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A sharp, funny portrayal of editor's unhappy families

Memoir: Motherwell: A girlhood

Deborah Orr

Wiedenfeld & Nicolson, €23.79


Author Deborah Orr with her then  husband Will Self at an exhibition at the Tate Gallery in London in 1998

Author Deborah Orr with her then husband Will Self at an exhibition at the Tate Gallery in London in 1998

Alan Davidson/Shutterstock

Motherwell: A Girlhood

Motherwell: A Girlhood


Author Deborah Orr with her then husband Will Self at an exhibition at the Tate Gallery in London in 1998

A trailblazing editor at The Guardian magazine - the first woman and first member of the working class to oversee its publication - the late Deborah Orr is a familiar figure from her byline image which shows a long-haired woman with an approachable smile.

Orr, who died of breast cancer last October, edited the Saturday magazine for several years before becoming an opinion columnist for the paper. Contrary to that rather demure headshot, she had an intimidating reputation. One former colleague described her as an "abso-bloody-lutely terrifying" boss who turned up at the office, "with a mass of hair, fag ablaze".

Motherwell reveals the source of that persona - which was a melange of fierce intelligence, introspection and angst. Orr grew up in a working class Scottish town surrounded by natural beauty, a girl much loved by her family but held back by its dysfunctional dynamics.

She was ambitious, driven, and determined to overcome the plentiful obstacles that were cast in her path. As Orr puts it, her parents' efforts "to staunch my conceit … made me all the more eager for praise - hungry for it, yet simultaneously distrustful of it".

Thus began a life of success and compromise, lows and soaring highs.

"I've done some sh*tty, weak, thoughtless and even immoral things in my time," she confides.

Yet the most shameful memories stem from her youth. One was when, aged 14, she stole her mother's pale-pink nail varnish and used it all up. Her mother was furious, calling her a liar, a sneak, a coward, and Orr fled the house in hysterics.

"Some people can turn a drama into a crisis," she writes. "My parents could turn anything into a crisis, and frequently did."

The book revolves around traumatic moments like this which - she suggests - set the pattern for later, when she tolerated relationships underpinned by infidelity and distrust.

Motherwell is different from other memoirs in that it focuses on Deborah's girlhood and the life in her home town, which relied on steelworks for its economic survival.

Her father had endured an impoverished childhood, never received an education and had been injured at work; her mother was a talented artist whose potential had been stifled.

When she was 17, her mother told Deborah of her hopes for her daughter: that she would live with her parents until she got married and then move to wherever her husband wanted to be.

Although Orr escaped such a fate, it wasn't without scars. She obtained top marks and accepted a place at the posh St Andrews University, greatly against her parents' wishes. But she never fitted in there; people couldn't understand her accent and she was just as bewildered by her fellow students: "I didn't know why people kept declaring that they'd 'probably get a tutu' or that they'd 'be happy with a tutu'… What the hell?"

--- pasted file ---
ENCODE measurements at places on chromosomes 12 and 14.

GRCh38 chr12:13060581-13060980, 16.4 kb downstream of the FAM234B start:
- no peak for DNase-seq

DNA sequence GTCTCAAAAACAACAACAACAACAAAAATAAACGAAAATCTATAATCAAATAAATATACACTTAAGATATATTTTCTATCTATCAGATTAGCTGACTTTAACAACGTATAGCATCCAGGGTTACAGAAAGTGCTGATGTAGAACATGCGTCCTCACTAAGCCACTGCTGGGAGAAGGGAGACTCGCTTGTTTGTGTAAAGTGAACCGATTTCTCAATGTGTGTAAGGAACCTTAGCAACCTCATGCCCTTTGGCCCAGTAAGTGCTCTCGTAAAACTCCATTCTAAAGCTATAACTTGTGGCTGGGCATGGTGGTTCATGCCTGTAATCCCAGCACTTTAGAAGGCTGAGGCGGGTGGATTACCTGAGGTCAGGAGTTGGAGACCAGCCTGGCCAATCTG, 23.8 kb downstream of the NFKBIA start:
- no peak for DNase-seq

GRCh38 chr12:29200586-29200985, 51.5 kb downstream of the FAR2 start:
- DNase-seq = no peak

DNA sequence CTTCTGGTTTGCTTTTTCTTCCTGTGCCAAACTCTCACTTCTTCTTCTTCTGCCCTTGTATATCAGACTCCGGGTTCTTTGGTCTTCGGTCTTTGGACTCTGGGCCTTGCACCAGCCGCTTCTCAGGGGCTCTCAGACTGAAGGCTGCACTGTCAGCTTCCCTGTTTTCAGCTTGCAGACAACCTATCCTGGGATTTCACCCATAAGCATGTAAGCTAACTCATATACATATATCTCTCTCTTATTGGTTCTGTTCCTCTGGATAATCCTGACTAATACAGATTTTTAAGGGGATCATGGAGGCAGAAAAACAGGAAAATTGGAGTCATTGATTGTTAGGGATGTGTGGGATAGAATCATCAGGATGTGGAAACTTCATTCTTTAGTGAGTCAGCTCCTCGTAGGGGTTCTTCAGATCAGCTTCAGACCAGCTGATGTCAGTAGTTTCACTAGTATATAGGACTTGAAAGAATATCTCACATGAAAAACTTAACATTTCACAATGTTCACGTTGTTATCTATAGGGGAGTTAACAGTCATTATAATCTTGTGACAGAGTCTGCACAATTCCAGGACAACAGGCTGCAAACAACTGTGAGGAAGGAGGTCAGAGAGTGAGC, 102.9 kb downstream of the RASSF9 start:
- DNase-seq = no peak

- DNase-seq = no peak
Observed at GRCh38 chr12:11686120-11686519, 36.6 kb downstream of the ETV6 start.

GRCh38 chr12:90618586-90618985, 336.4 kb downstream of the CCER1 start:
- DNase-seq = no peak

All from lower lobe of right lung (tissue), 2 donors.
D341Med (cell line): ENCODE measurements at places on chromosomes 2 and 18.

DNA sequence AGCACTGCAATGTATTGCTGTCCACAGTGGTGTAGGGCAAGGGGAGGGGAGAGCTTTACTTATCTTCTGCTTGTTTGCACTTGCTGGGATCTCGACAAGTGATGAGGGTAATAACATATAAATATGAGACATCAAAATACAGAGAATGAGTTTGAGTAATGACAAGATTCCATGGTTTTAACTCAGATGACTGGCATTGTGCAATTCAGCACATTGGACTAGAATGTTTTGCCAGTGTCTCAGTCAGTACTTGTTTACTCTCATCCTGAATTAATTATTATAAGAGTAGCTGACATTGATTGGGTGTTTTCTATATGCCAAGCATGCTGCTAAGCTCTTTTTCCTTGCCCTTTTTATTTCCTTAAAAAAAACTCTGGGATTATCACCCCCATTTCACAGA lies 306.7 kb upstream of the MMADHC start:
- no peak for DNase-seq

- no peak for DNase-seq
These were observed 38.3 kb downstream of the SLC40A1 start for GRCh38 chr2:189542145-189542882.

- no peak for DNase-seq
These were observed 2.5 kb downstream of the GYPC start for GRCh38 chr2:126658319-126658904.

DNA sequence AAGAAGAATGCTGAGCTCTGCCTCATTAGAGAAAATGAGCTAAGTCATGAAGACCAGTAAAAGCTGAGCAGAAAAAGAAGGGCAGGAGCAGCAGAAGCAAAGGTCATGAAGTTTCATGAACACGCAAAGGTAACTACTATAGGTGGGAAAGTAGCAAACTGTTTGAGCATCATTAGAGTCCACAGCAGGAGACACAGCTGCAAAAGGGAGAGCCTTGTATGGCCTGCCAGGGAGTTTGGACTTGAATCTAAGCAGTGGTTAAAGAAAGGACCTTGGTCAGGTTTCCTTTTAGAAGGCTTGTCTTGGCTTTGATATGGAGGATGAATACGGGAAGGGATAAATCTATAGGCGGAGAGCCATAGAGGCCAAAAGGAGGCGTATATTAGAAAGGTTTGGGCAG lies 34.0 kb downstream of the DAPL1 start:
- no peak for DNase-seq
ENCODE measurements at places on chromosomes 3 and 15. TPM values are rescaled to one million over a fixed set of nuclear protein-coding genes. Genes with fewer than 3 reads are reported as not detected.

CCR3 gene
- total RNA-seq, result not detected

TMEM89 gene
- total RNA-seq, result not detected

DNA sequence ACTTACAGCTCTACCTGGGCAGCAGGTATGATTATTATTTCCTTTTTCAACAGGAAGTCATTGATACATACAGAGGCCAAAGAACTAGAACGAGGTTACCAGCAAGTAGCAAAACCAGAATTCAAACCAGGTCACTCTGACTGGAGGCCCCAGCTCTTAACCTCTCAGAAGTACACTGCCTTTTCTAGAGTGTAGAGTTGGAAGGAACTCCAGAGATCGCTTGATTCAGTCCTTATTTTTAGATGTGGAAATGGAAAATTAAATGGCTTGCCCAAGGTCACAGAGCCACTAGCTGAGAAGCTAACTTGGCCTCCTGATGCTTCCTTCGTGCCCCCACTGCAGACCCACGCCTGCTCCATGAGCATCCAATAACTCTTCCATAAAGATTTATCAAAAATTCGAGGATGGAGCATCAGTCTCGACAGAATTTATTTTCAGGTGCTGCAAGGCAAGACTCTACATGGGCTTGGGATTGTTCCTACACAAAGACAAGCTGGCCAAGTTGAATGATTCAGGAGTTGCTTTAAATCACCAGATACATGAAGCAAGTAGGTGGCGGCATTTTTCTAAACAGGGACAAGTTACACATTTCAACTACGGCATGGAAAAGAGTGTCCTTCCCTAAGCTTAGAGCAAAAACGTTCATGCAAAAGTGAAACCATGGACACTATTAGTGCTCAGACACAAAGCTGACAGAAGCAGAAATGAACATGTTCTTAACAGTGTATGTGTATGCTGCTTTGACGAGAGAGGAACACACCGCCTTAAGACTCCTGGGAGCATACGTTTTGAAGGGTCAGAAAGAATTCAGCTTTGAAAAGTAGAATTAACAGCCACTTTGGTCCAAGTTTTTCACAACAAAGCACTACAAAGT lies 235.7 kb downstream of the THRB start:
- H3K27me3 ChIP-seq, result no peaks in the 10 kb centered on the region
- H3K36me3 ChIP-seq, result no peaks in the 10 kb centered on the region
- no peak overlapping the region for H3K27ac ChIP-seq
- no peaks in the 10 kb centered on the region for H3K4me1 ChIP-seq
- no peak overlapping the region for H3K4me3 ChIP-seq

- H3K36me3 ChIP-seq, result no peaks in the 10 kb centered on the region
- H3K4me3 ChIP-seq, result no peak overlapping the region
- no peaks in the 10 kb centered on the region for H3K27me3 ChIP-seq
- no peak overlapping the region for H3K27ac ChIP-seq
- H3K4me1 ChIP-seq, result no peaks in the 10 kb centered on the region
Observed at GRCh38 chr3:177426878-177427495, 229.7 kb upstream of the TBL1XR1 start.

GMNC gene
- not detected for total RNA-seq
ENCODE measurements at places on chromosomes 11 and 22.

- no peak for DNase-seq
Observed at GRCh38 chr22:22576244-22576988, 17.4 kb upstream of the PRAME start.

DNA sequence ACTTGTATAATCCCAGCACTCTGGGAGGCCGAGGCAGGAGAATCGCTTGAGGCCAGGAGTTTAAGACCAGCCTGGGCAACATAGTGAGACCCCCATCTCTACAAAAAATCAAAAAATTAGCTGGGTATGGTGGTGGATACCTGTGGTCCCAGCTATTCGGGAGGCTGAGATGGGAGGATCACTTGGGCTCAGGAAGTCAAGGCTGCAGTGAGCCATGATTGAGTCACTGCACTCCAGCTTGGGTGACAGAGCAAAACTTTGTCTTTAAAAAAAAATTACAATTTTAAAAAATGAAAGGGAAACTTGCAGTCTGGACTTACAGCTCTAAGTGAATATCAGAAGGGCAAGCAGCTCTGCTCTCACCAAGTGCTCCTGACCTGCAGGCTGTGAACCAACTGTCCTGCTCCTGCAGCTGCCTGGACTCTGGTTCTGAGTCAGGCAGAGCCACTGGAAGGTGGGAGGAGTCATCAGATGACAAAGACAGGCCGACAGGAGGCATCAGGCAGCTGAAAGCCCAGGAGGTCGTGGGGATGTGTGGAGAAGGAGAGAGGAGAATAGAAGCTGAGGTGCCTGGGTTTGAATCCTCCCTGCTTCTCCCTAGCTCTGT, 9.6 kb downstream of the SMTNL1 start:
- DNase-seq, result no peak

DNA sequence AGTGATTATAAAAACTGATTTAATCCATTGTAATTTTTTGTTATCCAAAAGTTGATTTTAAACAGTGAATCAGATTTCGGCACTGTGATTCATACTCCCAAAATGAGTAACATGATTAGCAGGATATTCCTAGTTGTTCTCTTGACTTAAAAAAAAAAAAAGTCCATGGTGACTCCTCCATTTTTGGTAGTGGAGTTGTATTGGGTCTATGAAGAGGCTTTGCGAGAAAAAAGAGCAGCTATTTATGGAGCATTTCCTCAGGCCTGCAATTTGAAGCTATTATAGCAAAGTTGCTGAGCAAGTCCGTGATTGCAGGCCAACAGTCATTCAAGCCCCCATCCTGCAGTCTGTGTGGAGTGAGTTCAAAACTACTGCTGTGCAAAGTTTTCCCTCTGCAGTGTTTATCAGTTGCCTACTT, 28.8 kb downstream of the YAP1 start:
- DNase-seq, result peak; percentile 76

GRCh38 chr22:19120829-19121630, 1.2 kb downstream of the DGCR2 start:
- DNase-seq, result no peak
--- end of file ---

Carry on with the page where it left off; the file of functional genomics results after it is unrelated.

She was sexually assaulted and raped while at St Andrews. Needless to say, reporting the incidents wasn't an option, and the men got away unscathed.

Inevitably, a focus on her youth begs questions about Orr's adult life, and throughout the book, Orr whets our curiosity for what happened later. She mentions but does not detail her ascent up the greasy poll of media-land, where most of her peers were middle class and had studied at Oxbridge; nor does she expand on her relationship with her brother, troubled from the start; or, as some commentators have noticed, her marriage to the writer Will Self, which ended just two years ago.

It is understandable and perhaps admirable that Orr doesn't retread all this territory. She refers to Self just a few times and never by his full name - before their marriage as the father of her unborn child who got caught taking heroin while flying on John Major's private plane; and, later on, the husband who refused to read a requested poem at Orr's mother's funeral because "such doggerel was beneath his dignity".

One of the central topics of this book is the concept of narcissism, and Orr returns to it so often (the word features 90 times in total) that it could nearly be in the title. Although it's clear that Orr's ex-husband lurks behind this preoccupation, he wasn't the only narcissist in her life.

While she absolves her mother of being a true narcissist with no empathy for others, she suggests that the quality animated their relationship nonetheless. In any case, she argues, once you look for it, narcissism is everywhere - behind patriarchy, racism and other forms of prejudice, identity politics, and the flourishing of men like Donald Trump and Harvey Weinstein.

This memoir crafts a vivid portrayal of family life in its worst and (if not best) its better moments, and points to how different forms of trauma play out and repeat in adulthood.

Motherwell is a serendipitous title because it allows her to cast doubt on her mother's ability to "mother well," and, more obliquely, on her own.

Orr's voice is sharp, funny, warm and memorable, and as truth-telling and unyielding towards others as she is towards herself.

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